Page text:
“On International Human Rights Day we demand justice and rights for the people of Manguinhos and all favelas,” stated Fatima dos Santos Pinho de Menezes, mother of 18-year old Paulo Roberto, killed by officers from the Pacifying Police Unit (UPP), on the October 17, 2013.
On the afternoon of Tuesday, December 10, despite heavy rain, family and friends of Paulo Roberto Pinho de Menezes, his mother, brothers and sister, friends, neighbors and members of social movements held a demonstration which for several hours closed some of the main streets of Rio de Janeiro’s North Zone: sections of Leopoldo Bulhões Avenue, Dom Hélder Câmara Avenue and Democráticos Avenue in Manguinhos.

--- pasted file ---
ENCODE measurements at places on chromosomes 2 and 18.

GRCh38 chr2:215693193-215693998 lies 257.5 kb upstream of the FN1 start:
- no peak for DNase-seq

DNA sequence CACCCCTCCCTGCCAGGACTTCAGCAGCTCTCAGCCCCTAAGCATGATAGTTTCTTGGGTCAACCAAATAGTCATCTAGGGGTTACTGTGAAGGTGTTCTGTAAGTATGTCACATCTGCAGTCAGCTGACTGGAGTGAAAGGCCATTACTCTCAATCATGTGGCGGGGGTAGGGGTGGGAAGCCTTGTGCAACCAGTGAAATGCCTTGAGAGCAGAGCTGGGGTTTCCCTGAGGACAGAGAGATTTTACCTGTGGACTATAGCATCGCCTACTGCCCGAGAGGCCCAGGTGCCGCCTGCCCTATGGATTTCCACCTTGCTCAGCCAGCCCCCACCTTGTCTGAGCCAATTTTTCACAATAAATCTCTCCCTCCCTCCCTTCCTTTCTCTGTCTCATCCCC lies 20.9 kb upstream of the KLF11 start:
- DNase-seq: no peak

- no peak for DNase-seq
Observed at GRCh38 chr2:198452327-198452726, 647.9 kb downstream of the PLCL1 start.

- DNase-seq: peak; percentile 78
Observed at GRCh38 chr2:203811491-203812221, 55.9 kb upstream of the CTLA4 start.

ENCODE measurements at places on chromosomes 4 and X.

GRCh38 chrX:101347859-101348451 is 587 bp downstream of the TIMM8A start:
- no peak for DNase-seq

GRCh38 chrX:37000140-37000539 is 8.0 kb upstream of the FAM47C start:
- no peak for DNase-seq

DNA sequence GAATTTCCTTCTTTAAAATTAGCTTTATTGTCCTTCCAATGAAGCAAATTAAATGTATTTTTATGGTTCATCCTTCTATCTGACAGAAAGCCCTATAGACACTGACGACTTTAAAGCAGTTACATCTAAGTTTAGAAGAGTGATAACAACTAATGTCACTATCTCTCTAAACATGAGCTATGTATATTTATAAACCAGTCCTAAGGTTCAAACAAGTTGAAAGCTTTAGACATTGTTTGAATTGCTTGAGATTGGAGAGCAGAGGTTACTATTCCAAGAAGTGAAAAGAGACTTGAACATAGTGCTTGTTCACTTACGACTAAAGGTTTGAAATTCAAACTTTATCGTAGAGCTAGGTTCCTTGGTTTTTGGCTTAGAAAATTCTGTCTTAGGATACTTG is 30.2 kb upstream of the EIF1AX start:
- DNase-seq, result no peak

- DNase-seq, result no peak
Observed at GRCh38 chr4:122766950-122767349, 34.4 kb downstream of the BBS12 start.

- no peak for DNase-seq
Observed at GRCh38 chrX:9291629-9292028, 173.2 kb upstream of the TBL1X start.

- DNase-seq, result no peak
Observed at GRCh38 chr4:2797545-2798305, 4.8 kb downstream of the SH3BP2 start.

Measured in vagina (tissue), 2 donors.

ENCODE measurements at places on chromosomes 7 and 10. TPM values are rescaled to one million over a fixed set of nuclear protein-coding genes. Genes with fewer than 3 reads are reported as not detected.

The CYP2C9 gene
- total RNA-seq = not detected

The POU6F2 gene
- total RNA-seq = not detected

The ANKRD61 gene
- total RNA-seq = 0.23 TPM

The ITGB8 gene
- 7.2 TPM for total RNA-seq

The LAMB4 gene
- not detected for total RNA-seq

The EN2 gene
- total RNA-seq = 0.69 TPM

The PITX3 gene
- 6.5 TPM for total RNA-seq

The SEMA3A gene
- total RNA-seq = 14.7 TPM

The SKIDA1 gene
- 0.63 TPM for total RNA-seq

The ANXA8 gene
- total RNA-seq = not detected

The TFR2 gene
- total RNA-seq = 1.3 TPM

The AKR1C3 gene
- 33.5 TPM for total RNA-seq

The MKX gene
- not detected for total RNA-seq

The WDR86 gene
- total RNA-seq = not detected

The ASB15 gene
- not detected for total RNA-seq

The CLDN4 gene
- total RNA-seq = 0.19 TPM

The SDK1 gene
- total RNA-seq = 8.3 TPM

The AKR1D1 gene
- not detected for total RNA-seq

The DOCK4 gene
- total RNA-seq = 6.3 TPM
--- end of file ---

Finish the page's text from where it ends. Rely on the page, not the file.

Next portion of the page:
“I know that nothing can bring back my son, but now his name will be remembered in the struggle to make sure crimes like this never happen again. Paulo Roberto is present with us in the fight against this state of exception and against all the violence the state is promoting, whether through the UPP or through the PAC,” says Fatima, with scathing reference to the Pacifying Police Units (UPP), a policy from Rio de Janeiro State Military Police and the Growth Acceleration Program (PAC). PAC is a federal policy, in partnership with state and municipal governments, carried out in Manguinhos under the Urbanization of Large Favelas, Sanitation and Housing, with non-returnable investments of around R$1 billion. The Manguinhos PAC, much like many similar PAC projects, is criticized for promoting arbitrary removals and for failing to prioritize crucial housing and sanitation improvements, amongst other problems.